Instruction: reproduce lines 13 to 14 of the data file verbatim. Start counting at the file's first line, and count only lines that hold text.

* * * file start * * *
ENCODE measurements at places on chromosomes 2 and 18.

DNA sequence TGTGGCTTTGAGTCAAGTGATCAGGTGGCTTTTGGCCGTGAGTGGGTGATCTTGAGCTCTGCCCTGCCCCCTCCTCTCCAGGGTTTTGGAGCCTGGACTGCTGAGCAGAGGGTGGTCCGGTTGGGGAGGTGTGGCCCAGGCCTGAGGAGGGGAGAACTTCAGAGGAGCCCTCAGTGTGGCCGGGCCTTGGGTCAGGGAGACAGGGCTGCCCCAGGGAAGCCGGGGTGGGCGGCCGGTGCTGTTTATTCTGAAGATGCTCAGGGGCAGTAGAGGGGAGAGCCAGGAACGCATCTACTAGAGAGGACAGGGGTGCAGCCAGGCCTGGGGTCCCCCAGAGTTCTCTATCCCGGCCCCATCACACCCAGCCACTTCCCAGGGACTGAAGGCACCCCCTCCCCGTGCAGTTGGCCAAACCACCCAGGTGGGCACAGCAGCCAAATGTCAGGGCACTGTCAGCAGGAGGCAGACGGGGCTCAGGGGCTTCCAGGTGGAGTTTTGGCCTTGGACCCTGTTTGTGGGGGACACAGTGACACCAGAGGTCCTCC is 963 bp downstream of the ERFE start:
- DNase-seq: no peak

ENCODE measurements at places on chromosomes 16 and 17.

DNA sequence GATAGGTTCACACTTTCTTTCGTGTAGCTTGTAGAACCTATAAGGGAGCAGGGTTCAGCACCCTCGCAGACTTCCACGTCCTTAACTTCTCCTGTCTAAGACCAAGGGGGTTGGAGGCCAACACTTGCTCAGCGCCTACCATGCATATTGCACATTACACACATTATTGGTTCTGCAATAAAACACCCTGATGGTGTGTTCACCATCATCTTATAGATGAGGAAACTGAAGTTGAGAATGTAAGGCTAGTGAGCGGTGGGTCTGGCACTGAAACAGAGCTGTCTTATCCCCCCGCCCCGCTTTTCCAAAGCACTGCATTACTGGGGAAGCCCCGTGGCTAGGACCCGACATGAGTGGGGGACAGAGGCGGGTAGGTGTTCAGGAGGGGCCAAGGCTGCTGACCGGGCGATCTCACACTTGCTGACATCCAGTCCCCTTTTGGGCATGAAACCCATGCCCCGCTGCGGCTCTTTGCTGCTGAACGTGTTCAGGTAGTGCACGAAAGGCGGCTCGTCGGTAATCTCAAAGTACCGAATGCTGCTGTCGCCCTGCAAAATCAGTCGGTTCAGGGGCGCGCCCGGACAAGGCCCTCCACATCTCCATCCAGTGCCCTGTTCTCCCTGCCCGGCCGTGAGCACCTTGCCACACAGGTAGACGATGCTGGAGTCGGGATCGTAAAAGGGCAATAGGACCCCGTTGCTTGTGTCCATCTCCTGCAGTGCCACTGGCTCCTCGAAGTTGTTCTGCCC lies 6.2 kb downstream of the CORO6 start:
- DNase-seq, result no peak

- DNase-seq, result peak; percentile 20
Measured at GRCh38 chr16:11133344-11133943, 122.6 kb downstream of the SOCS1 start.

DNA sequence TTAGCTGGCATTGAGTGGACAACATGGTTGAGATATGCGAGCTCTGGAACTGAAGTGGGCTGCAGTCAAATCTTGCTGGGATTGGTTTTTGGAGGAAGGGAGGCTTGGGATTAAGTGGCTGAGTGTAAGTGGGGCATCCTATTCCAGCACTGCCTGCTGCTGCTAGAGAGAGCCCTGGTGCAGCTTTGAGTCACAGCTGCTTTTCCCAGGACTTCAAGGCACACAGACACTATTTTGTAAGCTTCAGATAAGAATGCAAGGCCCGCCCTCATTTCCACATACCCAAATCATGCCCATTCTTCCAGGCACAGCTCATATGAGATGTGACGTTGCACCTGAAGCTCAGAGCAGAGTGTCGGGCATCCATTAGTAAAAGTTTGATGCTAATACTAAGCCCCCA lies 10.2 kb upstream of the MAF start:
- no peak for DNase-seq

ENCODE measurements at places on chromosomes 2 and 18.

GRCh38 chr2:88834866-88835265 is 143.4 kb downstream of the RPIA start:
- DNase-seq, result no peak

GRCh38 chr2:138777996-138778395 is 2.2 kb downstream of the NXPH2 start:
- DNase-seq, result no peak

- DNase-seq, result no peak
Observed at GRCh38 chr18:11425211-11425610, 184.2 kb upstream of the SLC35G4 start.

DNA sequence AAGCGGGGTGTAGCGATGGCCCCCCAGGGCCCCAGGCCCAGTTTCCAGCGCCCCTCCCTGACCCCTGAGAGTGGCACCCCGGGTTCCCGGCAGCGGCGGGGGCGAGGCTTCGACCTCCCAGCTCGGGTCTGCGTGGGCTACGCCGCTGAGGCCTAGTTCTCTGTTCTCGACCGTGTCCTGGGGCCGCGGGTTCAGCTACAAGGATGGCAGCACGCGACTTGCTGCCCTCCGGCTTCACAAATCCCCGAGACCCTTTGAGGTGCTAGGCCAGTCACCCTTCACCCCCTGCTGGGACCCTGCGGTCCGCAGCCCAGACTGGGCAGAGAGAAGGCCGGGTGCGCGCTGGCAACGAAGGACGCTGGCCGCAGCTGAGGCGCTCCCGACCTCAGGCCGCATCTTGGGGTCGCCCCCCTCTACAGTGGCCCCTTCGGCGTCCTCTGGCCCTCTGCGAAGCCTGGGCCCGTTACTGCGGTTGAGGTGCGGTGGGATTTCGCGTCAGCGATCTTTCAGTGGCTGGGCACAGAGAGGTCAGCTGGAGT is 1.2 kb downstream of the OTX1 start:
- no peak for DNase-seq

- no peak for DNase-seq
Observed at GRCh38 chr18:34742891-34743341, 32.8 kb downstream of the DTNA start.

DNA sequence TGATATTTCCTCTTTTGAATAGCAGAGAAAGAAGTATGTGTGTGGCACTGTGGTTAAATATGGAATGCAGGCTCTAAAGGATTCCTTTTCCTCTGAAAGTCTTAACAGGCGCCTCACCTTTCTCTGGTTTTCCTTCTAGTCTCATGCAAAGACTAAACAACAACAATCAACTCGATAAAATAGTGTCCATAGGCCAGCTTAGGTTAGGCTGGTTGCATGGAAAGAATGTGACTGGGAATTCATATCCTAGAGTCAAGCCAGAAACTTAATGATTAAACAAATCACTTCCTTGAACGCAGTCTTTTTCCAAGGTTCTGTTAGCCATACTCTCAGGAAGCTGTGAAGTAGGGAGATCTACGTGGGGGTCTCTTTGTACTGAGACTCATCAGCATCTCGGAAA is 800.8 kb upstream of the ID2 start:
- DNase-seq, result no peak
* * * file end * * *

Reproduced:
- DNase-seq, result no peak

GRCh38 chr2:138777996-138778395 is 2.2 kb downstream of the NXPH2 start: